5. Lay the intended rusting surface face up and flat. Using rags use the MEK / methyl ethyl ketone and clean any oil, dirt off the surface of the bare metal.
6. Mix the Muriatic Acid and Distilled Water in the plastic bucket and let rest "Cool" be sure to use the PVC Gloves.
1. Using the mixed Acid and paint brushes heavily coat the surface of the steel and let stand for 15 minutes.
2. Using the water hose rinse the Acid mixture off the surface of the steel.
3. While the surface is still damp sprinkle the Sea Salt & Iron evenly over the surface of the steel.
4. Spray the salted surface with the Hydrogen Peroxide and watch the rust form allow it dry and repeat steps 3 & 4 until you achieve the desired finish.
5. Allow surface to dry thoroughly and continue to the next desired surface.
- San Jose, California
Q. I need to have a rusty finish on my small old truck models without using commercial compoundsMostafa H [last name deleted for privacy by Editor]
hobbyist - Cairo, Egypt
Q. Hey I saw someone post a question about rusting old model cars. Well, I am trying to do the same it seems the vinegar and clorox bleach isn't working just yet but I'll keep trying; my cars are diecast so it may take more than two days. Hmmmmm anyone have any ideas?michael beebe
- honolulu hawaii
May 14, 2012
A. Hi, Michael.
I don't know about Mostafa's truck models, but your diecast cars are made of zinc, not steel. Although zinc will corrode with white pits and pockmarks, it can't ever turn to rust. You would need to use an iron patinating solution if you want rust.
Ted Mooney, P.E. RET
Pine Beach, New Jersey
A. I am an architect/builder researching aging and/or getting a patina of rust on steel and was amused by the dialogue to/from the fellow from Telluride, CO. I, too, am doing a high end house in the mountains, and will be using rusted steel in several applications, including the front door.
Those of you in the business of preventing rust, corrosion, and the apparent aging of materials used in construction have to indulge us on this issue. Telluride, like many areas of Colorado and the west has a rich history of mining, logging, and other industrial activities that are preserved (?) in the old buildings that have survived the years but are ravaged by the elements . . . rusty tin roofs and hinges, wood weathered to a light grey, paint faded where sun and rain have worked on it over time, etc.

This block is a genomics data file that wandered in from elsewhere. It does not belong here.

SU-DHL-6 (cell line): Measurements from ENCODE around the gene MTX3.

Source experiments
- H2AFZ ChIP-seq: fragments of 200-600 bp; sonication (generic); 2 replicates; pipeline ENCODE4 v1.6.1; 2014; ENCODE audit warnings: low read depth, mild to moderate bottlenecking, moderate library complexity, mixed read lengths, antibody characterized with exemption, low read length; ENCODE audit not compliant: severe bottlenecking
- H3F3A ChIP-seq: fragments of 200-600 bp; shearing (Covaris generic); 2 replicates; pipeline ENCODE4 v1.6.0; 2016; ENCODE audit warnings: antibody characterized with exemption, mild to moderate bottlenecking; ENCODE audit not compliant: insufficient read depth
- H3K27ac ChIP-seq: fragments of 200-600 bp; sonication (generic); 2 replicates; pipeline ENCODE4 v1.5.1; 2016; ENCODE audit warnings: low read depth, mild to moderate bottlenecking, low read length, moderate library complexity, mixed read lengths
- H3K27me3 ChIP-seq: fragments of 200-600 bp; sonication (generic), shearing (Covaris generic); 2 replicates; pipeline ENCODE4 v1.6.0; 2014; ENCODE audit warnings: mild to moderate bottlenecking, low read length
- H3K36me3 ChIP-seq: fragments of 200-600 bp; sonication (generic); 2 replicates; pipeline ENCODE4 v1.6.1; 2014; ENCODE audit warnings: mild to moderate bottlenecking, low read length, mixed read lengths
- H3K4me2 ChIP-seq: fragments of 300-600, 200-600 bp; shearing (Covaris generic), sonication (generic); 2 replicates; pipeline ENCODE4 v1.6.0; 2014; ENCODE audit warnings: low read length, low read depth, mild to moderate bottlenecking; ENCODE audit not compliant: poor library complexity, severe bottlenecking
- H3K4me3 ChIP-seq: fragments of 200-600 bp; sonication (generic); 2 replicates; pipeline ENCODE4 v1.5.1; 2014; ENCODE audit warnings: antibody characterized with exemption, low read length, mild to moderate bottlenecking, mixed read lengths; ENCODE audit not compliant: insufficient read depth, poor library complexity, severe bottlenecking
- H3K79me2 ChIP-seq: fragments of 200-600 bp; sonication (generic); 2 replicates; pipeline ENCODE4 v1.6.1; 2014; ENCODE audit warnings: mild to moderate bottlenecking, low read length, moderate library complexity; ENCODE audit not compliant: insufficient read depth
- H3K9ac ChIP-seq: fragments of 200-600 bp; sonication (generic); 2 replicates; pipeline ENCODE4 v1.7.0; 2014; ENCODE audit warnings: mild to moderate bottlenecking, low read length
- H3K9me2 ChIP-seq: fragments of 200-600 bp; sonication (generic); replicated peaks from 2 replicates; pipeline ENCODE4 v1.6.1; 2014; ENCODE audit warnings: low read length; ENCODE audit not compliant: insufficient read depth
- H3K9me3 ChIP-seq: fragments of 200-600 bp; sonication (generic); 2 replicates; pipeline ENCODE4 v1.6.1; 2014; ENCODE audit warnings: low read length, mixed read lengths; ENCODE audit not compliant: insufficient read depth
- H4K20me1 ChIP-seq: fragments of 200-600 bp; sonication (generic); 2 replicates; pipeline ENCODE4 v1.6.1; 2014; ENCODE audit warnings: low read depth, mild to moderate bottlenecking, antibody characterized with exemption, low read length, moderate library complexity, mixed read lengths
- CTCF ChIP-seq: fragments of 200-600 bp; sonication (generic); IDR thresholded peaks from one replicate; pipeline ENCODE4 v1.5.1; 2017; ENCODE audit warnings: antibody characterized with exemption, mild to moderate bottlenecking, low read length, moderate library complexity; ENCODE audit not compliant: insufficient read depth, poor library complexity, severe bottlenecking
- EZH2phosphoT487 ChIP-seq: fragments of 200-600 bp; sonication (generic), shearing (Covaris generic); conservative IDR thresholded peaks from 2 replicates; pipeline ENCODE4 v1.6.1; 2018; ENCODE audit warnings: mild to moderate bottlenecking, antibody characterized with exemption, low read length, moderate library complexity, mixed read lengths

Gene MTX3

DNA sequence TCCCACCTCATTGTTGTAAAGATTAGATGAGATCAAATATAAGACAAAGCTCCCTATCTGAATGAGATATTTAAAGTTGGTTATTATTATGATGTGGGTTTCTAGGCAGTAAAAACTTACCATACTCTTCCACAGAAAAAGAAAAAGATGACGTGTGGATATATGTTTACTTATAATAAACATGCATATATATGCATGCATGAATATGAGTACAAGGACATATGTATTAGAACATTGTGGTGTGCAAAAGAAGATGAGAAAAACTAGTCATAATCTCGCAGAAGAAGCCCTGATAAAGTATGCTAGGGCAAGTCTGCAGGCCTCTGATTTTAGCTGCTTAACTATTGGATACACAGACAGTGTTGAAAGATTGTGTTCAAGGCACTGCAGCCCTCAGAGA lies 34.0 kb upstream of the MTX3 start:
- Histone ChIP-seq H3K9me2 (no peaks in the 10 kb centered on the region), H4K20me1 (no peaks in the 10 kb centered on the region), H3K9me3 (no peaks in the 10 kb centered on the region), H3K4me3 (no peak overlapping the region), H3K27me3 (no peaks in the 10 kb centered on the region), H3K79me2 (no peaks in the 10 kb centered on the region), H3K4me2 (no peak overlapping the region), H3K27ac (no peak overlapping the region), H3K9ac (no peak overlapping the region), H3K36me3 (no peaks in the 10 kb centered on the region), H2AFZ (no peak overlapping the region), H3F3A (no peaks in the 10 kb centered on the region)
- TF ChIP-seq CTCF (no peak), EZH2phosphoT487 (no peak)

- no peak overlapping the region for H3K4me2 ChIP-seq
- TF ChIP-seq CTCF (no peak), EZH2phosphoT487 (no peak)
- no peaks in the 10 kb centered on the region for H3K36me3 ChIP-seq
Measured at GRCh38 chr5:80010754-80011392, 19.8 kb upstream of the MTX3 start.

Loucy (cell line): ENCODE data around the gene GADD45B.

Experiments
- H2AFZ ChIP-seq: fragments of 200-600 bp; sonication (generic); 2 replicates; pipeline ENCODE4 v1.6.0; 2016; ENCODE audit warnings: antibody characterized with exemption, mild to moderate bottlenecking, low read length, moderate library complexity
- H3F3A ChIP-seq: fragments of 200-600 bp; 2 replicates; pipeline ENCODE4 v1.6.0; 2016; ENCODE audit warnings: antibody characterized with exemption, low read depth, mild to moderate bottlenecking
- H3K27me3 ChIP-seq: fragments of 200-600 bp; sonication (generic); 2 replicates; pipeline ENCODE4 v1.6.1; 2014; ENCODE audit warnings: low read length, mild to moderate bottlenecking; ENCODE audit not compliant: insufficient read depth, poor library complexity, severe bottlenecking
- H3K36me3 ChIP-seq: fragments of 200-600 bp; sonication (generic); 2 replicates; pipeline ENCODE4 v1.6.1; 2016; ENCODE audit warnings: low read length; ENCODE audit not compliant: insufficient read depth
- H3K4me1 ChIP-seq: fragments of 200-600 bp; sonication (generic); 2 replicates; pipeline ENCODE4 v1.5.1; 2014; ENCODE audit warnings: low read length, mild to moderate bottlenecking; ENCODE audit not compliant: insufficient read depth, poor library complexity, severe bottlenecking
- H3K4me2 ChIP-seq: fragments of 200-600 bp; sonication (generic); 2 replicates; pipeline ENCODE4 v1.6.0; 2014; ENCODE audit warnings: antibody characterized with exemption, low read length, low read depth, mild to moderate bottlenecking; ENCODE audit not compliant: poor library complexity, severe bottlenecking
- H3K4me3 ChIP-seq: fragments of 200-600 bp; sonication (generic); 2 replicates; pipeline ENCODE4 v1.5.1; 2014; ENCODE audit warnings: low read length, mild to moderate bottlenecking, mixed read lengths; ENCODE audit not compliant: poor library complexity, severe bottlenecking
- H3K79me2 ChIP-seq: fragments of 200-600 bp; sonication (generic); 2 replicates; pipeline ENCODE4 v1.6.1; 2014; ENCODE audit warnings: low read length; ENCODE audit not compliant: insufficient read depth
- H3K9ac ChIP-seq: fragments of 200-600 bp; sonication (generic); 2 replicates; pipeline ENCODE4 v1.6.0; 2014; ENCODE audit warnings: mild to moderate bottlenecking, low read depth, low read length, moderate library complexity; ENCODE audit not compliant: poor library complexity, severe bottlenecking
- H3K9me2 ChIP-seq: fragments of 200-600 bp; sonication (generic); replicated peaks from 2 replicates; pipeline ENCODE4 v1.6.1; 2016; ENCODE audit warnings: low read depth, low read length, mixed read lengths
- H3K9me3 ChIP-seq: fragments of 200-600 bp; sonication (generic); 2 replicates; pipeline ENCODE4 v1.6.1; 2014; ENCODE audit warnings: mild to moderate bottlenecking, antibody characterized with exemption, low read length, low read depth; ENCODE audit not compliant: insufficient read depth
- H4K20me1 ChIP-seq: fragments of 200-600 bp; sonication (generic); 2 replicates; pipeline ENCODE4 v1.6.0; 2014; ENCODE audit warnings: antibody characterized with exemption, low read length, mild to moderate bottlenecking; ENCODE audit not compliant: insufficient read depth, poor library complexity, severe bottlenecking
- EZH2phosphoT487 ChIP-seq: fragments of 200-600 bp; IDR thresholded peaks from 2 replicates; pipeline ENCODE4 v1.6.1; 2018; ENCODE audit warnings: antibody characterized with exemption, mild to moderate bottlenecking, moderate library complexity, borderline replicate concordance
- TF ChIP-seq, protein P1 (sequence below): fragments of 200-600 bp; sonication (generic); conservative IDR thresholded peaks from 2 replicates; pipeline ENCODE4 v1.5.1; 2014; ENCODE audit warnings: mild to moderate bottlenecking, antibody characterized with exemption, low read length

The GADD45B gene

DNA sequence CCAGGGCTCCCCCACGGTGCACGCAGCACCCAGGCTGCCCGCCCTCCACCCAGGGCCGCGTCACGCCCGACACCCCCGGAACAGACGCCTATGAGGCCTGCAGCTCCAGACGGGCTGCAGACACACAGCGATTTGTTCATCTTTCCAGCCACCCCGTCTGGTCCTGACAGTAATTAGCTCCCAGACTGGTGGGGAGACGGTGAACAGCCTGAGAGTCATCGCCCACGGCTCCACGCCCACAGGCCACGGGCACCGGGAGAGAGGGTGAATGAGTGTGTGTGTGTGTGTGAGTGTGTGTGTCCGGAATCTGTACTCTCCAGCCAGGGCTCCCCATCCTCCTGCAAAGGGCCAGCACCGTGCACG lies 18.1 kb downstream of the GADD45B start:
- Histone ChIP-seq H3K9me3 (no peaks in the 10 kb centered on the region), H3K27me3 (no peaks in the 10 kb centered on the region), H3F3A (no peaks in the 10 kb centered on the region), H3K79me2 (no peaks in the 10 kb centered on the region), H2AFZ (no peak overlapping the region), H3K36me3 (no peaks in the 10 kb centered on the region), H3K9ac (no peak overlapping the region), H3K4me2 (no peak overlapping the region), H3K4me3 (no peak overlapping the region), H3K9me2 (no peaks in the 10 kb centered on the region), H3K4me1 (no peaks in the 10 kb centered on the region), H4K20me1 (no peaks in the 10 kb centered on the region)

For new construction many architects, builders and owners want to recapture the look of these materials without actually using old materials.
In my case, I want to install some rusted steel column covers and a large panel over a fireplace in a house that we are building in the mountains for a client. I have a sample of a piece of steel that has been artificially rusted that is beautiful! (sorry, guys!) the fabricator used a thin sheet of hot rolled steel and misted it with vinegar and then sprinkled salt onto it and let is sit for several days, lightly misting it to keep it moist. The color is a rich, mottled rust orange, but the surface is powdery and very fragile, so we still have the problem of "fixing" the color to the base metal so that it doesn't rub off.
So I will try the methods suggested on this site and report the success, or lack thereof, of my efforts.
I wonder if the one writer meant to say METAL ETCHANT rather than "METAL EDGE" . Etchant is also available from Radio Shack, although it is a nasty chemical and the directions need to be followed.
Adios!Tyson D [last name deleted for privacy by Editor]
- Winter Park, Colorado
Ed. note: Thank you for catching that, Tyson -- you are surely right about metal etch/etchant rather than metal "edge" :-)
May 7, 2009
Q. Tyson G, the architect, describes using white, weathered wood. How do you seal it without the wood darkening and destroying its soft greyness? I've tried all the usual varnishes and all of them darkened the light areas of wood and, worse, really darkened the darker areas to the point the wretched thing looked piebald.
Also, which sealer are you all using on rusted metal without it darkening and losing its original 'dry' appearance?
- Mannum, South Australia, Australia